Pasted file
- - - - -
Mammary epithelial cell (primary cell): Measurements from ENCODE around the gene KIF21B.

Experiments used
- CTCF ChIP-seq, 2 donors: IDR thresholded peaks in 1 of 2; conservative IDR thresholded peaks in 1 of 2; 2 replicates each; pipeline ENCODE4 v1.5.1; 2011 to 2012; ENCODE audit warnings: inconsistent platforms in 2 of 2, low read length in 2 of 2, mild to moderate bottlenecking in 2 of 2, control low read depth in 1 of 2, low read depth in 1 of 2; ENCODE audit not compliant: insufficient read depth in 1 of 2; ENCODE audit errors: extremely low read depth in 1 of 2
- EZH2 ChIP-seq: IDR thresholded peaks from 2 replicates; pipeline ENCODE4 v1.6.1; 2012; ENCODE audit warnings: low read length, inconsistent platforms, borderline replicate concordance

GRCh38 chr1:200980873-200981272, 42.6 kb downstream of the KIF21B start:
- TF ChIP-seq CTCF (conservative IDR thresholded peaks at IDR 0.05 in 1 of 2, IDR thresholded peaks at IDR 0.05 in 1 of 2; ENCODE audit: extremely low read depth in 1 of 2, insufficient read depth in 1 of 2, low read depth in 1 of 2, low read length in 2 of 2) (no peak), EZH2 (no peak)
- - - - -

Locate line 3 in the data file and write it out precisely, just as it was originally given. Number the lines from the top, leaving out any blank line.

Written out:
- CTCF ChIP-seq, 2 donors: IDR thresholded peaks in 1 of 2; conservative IDR thresholded peaks in 1 of 2; 2 replicates each; pipeline ENCODE4 v1.5.1; 2011 to 2012; ENCODE audit warnings: inconsistent platforms in 2 of 2, low read length in 2 of 2, mild to moderate bottlenecking in 2 of 2, control low read depth in 1 of 2, low read depth in 1 of 2; ENCODE audit not compliant: insufficient read depth in 1 of 2; ENCODE audit errors: extremely low read depth in 1 of 2